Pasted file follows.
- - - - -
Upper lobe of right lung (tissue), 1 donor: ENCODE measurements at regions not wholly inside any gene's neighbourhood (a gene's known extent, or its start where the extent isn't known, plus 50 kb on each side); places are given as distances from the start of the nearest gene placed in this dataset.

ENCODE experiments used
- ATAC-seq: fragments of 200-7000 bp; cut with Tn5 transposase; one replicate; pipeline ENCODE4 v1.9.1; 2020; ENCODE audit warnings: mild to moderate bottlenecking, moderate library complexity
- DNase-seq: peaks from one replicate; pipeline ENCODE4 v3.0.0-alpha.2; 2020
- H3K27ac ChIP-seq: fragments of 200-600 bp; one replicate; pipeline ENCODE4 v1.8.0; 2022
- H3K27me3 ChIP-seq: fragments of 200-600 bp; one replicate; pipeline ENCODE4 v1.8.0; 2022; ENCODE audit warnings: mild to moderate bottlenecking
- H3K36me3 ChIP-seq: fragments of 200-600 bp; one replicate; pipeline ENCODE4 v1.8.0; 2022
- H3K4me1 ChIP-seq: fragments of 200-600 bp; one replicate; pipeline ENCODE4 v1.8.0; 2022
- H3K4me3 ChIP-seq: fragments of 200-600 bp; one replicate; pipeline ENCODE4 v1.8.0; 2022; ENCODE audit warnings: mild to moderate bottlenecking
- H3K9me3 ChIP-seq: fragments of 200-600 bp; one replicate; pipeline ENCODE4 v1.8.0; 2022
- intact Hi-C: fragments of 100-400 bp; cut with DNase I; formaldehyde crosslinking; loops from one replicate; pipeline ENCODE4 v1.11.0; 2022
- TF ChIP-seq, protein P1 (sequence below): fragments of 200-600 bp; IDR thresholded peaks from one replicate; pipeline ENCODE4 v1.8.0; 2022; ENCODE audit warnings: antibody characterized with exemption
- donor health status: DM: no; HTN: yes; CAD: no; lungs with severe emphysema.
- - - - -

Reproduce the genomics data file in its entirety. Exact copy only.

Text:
Upper lobe of right lung (tissue), 1 donor: ENCODE measurements at regions not wholly inside any gene's neighbourhood (a gene's known extent, or its start where the extent isn't known, plus 50 kb on each side); places are given as distances from the start of the nearest gene placed in this dataset.

ENCODE experiments used
- ATAC-seq: fragments of 200-7000 bp; cut with Tn5 transposase; one replicate; pipeline ENCODE4 v1.9.1; 2020; ENCODE audit warnings: mild to moderate bottlenecking, moderate library complexity
- DNase-seq: peaks from one replicate; pipeline ENCODE4 v3.0.0-alpha.2; 2020
- H3K27ac ChIP-seq: fragments of 200-600 bp; one replicate; pipeline ENCODE4 v1.8.0; 2022
- H3K27me3 ChIP-seq: fragments of 200-600 bp; one replicate; pipeline ENCODE4 v1.8.0; 2022; ENCODE audit warnings: mild to moderate bottlenecking
- H3K36me3 ChIP-seq: fragments of 200-600 bp; one replicate; pipeline ENCODE4 v1.8.0; 2022
- H3K4me1 ChIP-seq: fragments of 200-600 bp; one replicate; pipeline ENCODE4 v1.8.0; 2022
- H3K4me3 ChIP-seq: fragments of 200-600 bp; one replicate; pipeline ENCODE4 v1.8.0; 2022; ENCODE audit warnings: mild to moderate bottlenecking
- H3K9me3 ChIP-seq: fragments of 200-600 bp; one replicate; pipeline ENCODE4 v1.8.0; 2022
- intact Hi-C: fragments of 100-400 bp; cut with DNase I; formaldehyde crosslinking; loops from one replicate; pipeline ENCODE4 v1.11.0; 2022
- TF ChIP-seq, protein P1 (sequence below): fragments of 200-600 bp; IDR thresholded peaks from one replicate; pipeline ENCODE4 v1.8.0; 2022; ENCODE audit warnings: antibody characterized with exemption
- donor health status: DM: no; HTN: yes; CAD: no; lungs with severe emphysema.